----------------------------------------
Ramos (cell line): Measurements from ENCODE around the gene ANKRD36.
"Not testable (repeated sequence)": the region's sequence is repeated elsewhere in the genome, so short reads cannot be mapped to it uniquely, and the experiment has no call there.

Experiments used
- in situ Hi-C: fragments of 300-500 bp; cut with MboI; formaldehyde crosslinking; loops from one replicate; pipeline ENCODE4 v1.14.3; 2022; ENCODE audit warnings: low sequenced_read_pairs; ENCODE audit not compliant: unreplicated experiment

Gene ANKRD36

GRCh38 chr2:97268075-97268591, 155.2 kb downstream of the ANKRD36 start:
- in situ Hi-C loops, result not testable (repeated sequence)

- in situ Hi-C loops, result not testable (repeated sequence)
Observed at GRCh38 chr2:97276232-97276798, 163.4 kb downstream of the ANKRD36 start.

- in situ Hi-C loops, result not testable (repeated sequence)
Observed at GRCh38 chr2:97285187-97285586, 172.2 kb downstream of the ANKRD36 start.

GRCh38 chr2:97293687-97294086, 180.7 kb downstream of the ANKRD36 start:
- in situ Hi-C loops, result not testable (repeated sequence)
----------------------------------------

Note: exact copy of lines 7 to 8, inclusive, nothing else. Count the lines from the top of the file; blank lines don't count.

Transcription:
- in situ Hi-C loops, result not testable (repeated sequence)

- in situ Hi-C loops, result not testable (repeated sequence)